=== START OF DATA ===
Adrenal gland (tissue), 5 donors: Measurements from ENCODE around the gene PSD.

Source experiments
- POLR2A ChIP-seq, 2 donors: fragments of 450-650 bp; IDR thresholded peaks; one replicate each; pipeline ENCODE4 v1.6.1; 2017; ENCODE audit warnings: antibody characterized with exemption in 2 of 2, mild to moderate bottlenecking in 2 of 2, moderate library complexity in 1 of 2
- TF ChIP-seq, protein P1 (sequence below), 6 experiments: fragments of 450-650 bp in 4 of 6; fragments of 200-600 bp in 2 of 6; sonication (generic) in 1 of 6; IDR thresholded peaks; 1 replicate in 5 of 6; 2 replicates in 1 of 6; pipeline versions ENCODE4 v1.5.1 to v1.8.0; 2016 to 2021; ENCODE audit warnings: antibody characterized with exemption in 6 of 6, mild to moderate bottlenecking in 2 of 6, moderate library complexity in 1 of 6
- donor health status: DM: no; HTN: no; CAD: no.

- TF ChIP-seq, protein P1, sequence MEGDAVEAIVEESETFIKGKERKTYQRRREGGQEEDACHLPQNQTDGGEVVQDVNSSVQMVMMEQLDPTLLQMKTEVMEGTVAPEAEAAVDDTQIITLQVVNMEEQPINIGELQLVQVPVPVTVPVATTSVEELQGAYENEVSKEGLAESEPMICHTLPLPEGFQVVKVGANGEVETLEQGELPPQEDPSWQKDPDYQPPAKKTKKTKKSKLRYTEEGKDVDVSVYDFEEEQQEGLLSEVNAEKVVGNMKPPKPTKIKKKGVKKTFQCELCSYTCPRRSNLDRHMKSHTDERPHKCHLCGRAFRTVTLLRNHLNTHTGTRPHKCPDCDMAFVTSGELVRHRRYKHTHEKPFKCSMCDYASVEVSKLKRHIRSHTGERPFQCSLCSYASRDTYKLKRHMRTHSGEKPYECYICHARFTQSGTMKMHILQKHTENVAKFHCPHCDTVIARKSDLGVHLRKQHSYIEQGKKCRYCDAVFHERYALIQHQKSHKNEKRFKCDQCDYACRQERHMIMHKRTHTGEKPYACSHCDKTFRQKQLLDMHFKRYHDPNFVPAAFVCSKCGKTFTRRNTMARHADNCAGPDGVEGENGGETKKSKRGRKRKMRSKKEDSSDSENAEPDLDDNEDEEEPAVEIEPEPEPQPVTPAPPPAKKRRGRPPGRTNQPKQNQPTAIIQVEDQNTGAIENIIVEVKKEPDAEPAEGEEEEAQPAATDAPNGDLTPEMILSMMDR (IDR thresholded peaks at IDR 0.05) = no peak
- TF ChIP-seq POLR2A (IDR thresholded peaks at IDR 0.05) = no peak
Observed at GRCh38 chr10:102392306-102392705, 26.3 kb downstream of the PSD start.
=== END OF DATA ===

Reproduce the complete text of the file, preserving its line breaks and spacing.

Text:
Adrenal gland (tissue), 5 donors: Measurements from ENCODE around the gene PSD.

Source experiments
- POLR2A ChIP-seq, 2 donors: fragments of 450-650 bp; IDR thresholded peaks; one replicate each; pipeline ENCODE4 v1.6.1; 2017; ENCODE audit warnings: antibody characterized with exemption in 2 of 2, mild to moderate bottlenecking in 2 of 2, moderate library complexity in 1 of 2
- TF ChIP-seq, protein P1 (sequence below), 6 experiments: fragments of 450-650 bp in 4 of 6; fragments of 200-600 bp in 2 of 6; sonication (generic) in 1 of 6; IDR thresholded peaks; 1 replicate in 5 of 6; 2 replicates in 1 of 6; pipeline versions ENCODE4 v1.5.1 to v1.8.0; 2016 to 2021; ENCODE audit warnings: antibody characterized with exemption in 6 of 6, mild to moderate bottlenecking in 2 of 6, moderate library complexity in 1 of 6
- donor health status: DM: no; HTN: no; CAD: no.

- TF ChIP-seq, protein P1, sequence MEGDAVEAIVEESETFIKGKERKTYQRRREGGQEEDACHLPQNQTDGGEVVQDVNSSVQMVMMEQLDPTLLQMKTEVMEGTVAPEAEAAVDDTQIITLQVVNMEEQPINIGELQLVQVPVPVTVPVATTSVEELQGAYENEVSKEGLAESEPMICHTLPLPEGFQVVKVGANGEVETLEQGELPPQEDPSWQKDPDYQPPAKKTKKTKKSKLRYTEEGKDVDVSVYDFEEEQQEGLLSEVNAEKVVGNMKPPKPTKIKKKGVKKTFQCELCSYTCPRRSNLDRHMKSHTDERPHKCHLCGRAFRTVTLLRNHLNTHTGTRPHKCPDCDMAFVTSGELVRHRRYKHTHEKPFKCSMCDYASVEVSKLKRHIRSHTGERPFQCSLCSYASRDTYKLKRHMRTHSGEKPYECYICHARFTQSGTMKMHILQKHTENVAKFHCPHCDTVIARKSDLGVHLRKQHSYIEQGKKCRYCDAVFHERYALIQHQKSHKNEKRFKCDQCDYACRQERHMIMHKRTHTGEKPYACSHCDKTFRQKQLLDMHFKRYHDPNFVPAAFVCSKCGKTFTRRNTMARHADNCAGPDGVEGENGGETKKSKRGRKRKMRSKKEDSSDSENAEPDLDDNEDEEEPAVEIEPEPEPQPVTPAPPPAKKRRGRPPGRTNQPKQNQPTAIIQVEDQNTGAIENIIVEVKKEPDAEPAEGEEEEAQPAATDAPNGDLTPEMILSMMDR (IDR thresholded peaks at IDR 0.05) = no peak
- TF ChIP-seq POLR2A (IDR thresholded peaks at IDR 0.05) = no peak
Observed at GRCh38 chr10:102392306-102392705, 26.3 kb downstream of the PSD start.